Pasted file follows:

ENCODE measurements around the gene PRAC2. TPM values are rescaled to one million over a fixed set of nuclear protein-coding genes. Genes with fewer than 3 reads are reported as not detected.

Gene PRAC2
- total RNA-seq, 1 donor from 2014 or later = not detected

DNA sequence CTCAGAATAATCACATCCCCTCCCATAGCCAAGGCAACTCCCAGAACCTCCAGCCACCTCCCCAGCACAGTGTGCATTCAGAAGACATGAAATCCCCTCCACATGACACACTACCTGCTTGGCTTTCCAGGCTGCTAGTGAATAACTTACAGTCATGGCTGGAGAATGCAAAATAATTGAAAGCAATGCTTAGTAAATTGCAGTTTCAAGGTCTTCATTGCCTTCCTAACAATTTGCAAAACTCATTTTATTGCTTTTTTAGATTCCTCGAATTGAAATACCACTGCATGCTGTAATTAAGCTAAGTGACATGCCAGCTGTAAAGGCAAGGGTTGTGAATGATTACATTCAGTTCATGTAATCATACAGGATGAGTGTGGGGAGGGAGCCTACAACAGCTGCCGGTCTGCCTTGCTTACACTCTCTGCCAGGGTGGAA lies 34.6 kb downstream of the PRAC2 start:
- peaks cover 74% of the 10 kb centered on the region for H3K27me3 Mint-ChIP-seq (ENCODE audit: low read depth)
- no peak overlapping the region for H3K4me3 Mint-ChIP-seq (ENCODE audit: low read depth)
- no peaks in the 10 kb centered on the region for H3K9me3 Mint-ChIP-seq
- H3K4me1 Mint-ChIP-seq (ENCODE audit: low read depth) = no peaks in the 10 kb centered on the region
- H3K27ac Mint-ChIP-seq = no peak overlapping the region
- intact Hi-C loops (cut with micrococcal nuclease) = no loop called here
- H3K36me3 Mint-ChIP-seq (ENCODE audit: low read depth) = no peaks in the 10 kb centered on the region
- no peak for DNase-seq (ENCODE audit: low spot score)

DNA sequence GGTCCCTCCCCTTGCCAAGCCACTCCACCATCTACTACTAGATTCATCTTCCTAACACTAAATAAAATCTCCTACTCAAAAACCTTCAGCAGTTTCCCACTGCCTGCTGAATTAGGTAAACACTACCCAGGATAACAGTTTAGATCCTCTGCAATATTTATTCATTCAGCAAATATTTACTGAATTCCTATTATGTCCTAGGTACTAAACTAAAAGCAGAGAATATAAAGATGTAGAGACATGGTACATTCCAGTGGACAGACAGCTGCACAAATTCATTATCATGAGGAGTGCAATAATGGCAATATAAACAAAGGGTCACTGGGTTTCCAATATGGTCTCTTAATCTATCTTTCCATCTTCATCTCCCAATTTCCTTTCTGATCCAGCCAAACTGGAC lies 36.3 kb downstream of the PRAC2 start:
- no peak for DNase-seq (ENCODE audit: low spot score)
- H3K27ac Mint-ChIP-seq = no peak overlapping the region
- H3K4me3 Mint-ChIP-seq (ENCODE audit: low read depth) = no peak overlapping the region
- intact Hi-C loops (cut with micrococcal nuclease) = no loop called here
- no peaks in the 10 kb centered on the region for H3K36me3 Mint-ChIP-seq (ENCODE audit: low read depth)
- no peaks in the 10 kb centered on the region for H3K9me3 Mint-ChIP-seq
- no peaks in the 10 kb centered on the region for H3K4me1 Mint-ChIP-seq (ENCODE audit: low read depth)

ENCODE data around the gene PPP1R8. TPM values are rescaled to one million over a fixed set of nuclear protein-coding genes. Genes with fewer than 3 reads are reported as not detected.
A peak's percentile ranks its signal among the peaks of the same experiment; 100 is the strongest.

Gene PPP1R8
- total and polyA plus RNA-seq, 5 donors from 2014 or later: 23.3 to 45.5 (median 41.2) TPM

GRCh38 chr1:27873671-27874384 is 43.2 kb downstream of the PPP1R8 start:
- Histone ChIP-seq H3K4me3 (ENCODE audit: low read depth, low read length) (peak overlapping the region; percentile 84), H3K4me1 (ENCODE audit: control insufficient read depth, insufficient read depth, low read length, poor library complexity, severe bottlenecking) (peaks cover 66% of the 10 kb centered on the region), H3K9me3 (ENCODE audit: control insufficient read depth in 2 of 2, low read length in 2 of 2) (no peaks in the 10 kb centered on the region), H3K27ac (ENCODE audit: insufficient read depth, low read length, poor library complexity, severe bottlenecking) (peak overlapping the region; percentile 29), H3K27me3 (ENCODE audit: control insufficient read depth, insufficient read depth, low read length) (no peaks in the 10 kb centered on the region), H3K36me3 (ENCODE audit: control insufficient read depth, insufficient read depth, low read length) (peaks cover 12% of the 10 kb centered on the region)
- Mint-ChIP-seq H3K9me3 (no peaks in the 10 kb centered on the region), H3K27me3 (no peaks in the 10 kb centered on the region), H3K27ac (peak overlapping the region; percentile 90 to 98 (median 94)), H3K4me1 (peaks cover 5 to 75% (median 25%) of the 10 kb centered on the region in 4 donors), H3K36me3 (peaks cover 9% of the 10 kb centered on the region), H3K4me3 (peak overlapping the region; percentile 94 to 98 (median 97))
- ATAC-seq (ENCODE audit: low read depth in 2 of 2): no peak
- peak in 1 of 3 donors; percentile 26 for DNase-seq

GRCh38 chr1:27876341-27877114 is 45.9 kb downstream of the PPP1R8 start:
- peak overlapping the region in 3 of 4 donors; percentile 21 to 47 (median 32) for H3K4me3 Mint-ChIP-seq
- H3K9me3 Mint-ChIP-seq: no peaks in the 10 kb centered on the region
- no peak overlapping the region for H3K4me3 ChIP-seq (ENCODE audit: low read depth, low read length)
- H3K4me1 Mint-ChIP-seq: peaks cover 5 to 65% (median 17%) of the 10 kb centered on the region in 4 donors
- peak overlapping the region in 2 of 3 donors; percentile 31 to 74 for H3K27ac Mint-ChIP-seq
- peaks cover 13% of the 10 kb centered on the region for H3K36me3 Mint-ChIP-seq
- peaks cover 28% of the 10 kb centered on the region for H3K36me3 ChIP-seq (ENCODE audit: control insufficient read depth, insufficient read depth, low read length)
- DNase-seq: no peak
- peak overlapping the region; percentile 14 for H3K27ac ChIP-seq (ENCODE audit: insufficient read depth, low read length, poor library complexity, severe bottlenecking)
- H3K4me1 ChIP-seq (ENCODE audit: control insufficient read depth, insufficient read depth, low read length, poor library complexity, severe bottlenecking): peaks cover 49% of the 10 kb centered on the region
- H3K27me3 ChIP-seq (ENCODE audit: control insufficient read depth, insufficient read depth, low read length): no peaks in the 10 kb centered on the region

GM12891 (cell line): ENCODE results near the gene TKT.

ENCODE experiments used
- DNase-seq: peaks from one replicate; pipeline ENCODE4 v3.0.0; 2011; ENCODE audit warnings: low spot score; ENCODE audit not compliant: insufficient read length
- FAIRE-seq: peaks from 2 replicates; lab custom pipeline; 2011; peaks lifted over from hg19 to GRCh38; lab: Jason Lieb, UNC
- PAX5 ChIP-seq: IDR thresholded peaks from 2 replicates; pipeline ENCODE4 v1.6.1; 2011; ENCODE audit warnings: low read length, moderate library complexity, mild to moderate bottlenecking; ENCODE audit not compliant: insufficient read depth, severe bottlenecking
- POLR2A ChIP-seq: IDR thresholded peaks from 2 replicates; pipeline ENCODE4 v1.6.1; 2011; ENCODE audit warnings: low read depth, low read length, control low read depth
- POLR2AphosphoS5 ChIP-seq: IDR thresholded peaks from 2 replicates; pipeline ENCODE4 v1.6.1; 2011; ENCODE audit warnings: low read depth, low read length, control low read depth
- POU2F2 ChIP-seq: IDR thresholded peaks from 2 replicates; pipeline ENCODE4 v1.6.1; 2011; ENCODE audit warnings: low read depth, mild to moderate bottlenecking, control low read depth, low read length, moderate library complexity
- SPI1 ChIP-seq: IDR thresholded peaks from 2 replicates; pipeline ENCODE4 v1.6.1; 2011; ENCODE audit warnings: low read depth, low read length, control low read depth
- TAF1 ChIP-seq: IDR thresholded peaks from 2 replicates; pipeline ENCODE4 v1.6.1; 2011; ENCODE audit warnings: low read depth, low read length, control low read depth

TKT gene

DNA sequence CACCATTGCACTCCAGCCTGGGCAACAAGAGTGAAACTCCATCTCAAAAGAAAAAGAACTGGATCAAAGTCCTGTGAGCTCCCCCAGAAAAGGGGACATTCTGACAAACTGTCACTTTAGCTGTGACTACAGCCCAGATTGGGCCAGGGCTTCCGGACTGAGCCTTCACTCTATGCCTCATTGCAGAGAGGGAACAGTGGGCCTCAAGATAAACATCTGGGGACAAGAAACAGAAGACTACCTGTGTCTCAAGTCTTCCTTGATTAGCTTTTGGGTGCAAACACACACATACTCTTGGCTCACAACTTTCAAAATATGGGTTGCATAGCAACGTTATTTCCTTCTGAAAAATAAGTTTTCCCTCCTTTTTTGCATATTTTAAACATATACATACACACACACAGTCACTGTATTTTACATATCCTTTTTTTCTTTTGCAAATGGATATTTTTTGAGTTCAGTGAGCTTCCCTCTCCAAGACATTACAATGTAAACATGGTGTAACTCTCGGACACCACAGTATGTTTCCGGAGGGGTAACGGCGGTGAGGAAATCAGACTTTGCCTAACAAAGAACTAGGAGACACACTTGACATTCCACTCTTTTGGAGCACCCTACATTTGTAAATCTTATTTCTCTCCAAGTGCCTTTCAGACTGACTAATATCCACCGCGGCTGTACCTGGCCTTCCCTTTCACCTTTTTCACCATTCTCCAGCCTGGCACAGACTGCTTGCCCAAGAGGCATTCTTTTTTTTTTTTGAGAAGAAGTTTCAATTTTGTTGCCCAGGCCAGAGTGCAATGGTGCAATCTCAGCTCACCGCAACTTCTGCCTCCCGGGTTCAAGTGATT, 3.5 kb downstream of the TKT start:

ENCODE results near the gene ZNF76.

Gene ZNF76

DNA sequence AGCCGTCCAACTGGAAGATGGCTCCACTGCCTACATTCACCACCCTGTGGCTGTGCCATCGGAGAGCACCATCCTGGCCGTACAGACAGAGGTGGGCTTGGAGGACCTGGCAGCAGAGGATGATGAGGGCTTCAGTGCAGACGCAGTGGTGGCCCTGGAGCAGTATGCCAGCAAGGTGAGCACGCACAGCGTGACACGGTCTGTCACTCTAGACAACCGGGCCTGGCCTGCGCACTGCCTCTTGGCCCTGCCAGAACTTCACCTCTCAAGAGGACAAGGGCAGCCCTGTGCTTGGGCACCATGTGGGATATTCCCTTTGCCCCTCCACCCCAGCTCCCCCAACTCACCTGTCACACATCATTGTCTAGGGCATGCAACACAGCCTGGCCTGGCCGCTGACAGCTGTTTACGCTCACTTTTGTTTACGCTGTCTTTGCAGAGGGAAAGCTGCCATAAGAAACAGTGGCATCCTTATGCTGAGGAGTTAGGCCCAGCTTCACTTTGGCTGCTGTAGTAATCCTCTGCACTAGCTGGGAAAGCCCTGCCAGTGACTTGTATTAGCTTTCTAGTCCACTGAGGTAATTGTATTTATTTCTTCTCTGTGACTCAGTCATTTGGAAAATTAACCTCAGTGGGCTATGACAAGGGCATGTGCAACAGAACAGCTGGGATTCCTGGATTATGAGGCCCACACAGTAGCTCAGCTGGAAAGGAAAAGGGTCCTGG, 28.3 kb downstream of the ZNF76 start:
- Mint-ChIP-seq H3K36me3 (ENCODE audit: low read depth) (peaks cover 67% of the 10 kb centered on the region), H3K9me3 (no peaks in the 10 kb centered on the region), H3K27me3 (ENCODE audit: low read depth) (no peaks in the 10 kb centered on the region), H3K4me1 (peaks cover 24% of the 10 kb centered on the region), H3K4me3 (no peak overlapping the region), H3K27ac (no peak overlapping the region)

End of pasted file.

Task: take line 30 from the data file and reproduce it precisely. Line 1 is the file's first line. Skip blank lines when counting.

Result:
GRCh38 chr1:27876341-27877114 is 45.9 kb downstream of the PPP1R8 start: